The fan, the spathiphyllum, and the impressionist garden

Juan came by on Friday to replace the left fan in my laptop (it had reached airplane takeoff mode) and bring me small birthday presents: some mini-cheesecakes from Whole Foods (one berry, one espresso), an excellent but hard to pronounce houseplant, and a visit to the Gamble Garden to view ranks of gauzy late summer and autumn plants in bloom.

The computer repair took only a few minutes — I am now enjoying the silence of the fans — so I’ll focus here on the vegetative side of things: the birthday plant, a spathipyllum (say that three times fast!); and those seasonal flowers, which are gauzy only to a cataractive guy like me (but the Monet impressionist-garden effect is actually quite pleasing, one of the very few positive consequences of gradual vision loss).

Spathiphyllum. Into the land of spathes and spadixes, symbolic sexual organs, which I last visited here in a posting on calla lilies. Some peace lilies in bloom:

(#1) Spathiphyllum hybrid

(Of course, neither calla lilies nor peace lilies are lilies; their names are resembloid, not subsective, compounds.)


noun spathe: Botany a large sheathing bract enclosing the flower cluster of certain plants, especially the spadix of arums and palms. ORIGIN late 18th century: via Latin from Greek spathē ‘broad blade.’

On peace lilies, from Wikipedia:

Spathiphyllum is a genus of about 40 species of monocotyledonous flowering plants in the family Araceae [the arum family], native to tropical regions of the Americas and southeastern Asia. Certain species of Spathiphyllum are commonly known as Spath or peace lilies.

They are evergreen herbaceous perennial plants with large leaves 12–65 cm long and 3–25 cm broad. The flowers are produced in a spadix, surrounded by a 10–30 cm long, white, yellowish, or greenish spathe. The plant does not need large amounts of light or water to survive.

Earlier on this blog, on the related calla lily: from 4/19/17, in “Calla, calla, calla, California”:

The calla as erotic symbol. The spathe serves as a vaginal symbol, and the spadix as either phallic or clitoral symbol, so callas are pretty much drenched in sexuality.

(An earlier posting, from 3/17/12, “St. Patrick”, has more about Zantedeschia aethiopica, known as calla lily and arum lily.)

The other thing to be said about the peace lily is that the name of its genus, Spathiphyllum, is a tongue twister: the sequence of voiceless fricatives in /… θɪf…/ (from tongue and teeth to teeth and lip) is something of a challenge.

Easy to grow, hard to say.

Late season plants and the Monet vision. Great masses of things in bloom at Gamble Garden at the moment: especially dahlias, zinnias, runner beans, the first of the chrysanthemums — and the remarkable (pink) naked ladies, Amaryllis belladonna, which I posted about on 8/8/15.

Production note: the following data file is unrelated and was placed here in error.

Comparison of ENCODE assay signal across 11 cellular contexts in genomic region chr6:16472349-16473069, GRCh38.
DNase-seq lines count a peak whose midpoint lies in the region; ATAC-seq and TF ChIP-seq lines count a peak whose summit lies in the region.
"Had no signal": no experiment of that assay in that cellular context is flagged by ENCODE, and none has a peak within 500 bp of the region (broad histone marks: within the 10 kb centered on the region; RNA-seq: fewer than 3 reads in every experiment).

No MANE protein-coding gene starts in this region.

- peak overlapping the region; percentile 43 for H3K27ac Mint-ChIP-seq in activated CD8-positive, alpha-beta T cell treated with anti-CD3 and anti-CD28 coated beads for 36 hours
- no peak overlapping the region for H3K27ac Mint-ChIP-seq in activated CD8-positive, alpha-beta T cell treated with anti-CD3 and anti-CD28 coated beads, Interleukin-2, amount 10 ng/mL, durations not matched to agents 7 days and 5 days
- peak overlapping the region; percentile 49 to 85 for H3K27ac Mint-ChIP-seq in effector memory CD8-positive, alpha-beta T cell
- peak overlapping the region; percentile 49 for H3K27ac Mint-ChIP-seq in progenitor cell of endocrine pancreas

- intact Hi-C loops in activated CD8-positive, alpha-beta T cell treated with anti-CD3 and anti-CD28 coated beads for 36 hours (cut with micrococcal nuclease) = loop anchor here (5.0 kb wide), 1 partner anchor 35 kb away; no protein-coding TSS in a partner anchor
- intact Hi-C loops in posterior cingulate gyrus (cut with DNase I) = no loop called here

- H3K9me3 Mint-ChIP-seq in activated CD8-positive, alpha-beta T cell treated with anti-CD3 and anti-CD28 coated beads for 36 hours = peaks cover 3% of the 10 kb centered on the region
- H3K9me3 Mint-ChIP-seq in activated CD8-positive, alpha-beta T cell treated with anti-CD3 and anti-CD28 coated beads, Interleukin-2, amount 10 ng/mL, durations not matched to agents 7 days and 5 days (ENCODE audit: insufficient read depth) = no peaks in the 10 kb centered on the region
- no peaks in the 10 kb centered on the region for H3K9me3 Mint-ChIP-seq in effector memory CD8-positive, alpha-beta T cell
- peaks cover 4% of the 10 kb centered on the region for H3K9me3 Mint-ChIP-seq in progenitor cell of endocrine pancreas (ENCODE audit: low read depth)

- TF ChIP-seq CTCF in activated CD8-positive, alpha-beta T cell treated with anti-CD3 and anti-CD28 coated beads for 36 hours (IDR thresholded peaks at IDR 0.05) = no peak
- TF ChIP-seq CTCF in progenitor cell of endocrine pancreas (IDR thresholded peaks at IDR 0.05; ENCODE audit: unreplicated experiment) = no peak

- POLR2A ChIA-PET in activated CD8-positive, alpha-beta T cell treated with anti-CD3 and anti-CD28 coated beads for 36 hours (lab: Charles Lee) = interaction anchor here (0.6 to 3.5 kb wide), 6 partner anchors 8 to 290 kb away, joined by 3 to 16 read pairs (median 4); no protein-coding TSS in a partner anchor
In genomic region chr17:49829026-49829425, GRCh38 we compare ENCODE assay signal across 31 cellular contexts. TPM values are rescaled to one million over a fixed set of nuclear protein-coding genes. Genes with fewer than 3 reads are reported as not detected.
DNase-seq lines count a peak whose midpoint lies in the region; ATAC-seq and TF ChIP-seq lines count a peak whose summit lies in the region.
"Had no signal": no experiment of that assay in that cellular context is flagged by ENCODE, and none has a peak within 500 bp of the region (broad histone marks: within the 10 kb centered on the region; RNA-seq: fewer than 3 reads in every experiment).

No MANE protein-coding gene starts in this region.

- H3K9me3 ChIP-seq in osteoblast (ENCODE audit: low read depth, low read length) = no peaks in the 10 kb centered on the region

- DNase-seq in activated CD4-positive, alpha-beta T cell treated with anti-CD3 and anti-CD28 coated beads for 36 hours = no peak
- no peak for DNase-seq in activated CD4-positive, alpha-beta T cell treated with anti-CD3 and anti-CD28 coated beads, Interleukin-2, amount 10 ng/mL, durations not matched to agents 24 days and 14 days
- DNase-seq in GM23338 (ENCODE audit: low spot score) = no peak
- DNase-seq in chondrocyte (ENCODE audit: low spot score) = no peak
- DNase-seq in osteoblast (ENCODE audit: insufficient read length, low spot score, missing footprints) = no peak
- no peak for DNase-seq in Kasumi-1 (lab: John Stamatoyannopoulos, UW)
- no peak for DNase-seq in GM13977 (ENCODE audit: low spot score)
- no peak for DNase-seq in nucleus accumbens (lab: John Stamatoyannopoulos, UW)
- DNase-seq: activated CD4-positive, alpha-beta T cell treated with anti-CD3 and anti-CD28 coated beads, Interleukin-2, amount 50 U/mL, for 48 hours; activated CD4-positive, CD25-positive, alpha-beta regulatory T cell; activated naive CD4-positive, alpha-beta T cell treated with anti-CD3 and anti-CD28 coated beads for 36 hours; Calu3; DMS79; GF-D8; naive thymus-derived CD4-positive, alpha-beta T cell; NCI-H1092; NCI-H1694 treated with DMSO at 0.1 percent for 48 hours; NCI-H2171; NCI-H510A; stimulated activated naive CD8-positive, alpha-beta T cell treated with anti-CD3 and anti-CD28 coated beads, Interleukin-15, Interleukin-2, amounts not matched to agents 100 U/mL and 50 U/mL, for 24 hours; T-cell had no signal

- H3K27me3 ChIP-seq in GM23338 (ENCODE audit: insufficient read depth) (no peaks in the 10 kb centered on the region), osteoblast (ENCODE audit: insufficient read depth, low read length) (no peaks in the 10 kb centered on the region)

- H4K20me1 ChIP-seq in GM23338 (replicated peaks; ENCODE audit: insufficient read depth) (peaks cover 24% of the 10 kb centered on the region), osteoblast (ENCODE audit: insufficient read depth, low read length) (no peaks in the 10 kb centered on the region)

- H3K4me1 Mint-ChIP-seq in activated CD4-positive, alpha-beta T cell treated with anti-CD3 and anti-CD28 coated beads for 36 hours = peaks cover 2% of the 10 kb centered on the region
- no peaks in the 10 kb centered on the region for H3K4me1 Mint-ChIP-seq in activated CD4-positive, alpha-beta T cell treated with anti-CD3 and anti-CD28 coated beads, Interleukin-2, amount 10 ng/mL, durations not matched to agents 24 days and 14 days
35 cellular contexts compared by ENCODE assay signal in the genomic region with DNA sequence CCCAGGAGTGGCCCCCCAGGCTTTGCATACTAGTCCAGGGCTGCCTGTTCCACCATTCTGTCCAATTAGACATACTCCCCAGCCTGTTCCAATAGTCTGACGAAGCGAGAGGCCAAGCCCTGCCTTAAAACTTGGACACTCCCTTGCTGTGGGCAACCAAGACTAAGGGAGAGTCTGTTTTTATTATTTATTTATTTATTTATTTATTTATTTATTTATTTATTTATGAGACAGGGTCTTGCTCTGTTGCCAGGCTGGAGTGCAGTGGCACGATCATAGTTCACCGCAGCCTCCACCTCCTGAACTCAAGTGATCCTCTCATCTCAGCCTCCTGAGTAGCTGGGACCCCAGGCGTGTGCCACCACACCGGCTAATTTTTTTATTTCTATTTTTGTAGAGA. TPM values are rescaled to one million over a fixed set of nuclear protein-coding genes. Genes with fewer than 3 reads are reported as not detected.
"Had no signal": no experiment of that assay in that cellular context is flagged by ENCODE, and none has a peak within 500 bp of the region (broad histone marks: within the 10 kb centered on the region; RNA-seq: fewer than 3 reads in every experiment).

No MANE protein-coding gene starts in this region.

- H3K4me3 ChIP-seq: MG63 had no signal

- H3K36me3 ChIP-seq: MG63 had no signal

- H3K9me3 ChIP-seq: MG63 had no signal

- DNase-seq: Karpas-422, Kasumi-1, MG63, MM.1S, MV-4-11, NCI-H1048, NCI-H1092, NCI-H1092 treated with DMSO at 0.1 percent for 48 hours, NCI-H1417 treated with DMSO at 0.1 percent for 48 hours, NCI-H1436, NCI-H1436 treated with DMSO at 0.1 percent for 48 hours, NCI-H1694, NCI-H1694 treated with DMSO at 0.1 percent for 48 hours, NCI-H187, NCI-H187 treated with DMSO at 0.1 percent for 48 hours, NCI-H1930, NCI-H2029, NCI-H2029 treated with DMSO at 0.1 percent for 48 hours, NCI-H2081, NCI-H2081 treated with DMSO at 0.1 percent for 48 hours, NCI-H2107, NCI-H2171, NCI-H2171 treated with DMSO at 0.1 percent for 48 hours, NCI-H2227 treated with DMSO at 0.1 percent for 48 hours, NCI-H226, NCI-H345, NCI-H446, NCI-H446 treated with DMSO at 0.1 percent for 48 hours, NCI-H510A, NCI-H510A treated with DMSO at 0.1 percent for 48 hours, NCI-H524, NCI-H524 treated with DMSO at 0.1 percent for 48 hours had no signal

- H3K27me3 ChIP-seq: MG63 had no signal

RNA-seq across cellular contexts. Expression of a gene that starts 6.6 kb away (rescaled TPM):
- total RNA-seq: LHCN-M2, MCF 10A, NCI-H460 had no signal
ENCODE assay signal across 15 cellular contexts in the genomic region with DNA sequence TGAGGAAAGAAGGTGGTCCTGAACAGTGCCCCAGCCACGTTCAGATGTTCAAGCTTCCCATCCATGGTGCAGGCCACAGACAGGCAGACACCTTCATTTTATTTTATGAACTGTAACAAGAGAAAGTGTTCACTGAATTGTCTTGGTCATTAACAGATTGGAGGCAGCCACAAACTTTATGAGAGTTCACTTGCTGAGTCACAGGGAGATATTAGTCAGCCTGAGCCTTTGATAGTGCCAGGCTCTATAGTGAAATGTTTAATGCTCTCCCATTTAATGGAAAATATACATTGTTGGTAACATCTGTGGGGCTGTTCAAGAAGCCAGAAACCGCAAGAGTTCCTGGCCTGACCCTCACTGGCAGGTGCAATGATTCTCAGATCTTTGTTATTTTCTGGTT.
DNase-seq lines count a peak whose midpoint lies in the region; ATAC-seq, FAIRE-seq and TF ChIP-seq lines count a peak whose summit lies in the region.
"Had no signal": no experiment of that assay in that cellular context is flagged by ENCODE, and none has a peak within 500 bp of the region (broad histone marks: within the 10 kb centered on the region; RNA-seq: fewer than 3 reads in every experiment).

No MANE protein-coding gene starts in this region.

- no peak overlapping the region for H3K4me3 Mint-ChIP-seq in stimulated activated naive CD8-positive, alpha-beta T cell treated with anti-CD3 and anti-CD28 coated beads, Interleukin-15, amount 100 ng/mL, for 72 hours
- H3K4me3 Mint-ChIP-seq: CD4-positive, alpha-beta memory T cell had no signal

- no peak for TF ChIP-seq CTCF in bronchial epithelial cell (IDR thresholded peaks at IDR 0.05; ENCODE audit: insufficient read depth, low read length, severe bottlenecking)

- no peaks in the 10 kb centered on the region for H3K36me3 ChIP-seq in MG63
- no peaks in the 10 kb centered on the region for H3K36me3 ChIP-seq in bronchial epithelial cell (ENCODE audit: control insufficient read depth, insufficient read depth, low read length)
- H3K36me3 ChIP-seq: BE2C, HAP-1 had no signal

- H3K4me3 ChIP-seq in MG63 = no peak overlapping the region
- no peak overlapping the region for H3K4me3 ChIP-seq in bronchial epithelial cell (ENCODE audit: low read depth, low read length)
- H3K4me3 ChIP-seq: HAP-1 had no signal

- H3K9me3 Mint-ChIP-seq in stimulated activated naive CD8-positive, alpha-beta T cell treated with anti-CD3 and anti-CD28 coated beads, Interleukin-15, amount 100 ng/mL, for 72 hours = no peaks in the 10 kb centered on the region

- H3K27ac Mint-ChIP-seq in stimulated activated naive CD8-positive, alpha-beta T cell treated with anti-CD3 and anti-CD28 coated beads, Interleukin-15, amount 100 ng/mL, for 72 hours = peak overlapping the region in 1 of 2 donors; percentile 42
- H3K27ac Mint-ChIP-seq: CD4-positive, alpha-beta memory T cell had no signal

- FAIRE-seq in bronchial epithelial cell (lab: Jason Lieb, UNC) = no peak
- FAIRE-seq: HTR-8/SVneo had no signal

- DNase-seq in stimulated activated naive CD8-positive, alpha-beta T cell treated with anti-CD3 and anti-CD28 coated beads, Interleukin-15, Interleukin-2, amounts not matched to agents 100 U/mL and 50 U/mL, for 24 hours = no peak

I was pleased to discover that my failing eyesight  (to be repaired starting on the 27th on this month), which has mostly been a source of distress and despair, fuzzes up these masses of bloom into the perceptual equivalent of a Monet painting of his gardens at Giverney. What Monet painted (in 1900):


A comparable scene in the actual (restored) garden these days:


From Wikipedia on the artist (and his own visual travails, experienced well after the Impressionist revolution):

Oscar-Claude Monet (14 November 1840 – 5 December 1926) was a founder of French Impressionist painting, and the most consistent and prolific practitioner of the movement’s philosophy of expressing one’s perceptions before nature, especially as applied to plein-air landscape painting. The term “Impressionism” is derived from the title of his painting Impression, soleil levant (Impression, Sunrise), which was exhibited in 1874 in the first of the independent exhibitions mounted by Monet and his associates as an alternative to the Salon de Paris.

Monet’s ambition of documenting the French countryside led him to adopt a method of painting the same scene many times in order to capture the changing of light and the passing of the seasons. From 1883 Monet lived in Giverny, where he purchased a house and property and began a vast landscaping project which included lily ponds that would become the subjects of his best-known works. In 1899 he began painting the water lilies, first in vertical views with a Japanese bridge as a central feature, and later in the series of large-scale paintings that was to occupy him continuously for the next 20 years of his life.

… It was during [the years 1911-14] that Monet began to develop the first signs of cataracts.

During World War I, in which his younger son Michel served and his friend and admirer Georges Clemenceau led the French nation, Monet painted a series of weeping willow trees as homage to the French fallen soldiers. In 1923, he underwent two operations to remove his cataracts. The paintings done while the cataracts affected his vision have a general reddish tone, which is characteristic of the vision of cataract victims. It may also be that after surgery he was able to see certain ultraviolet wavelengths of light that are normally excluded by the lens of the eye; this may have had an effect on the colours he perceived. After his operations he even repainted some of these paintings, with bluer water lilies than before.

My eye surgeon tells me that not only will everything be sharper after the surgery, but things will also be brighter. I’m looking forward to it.


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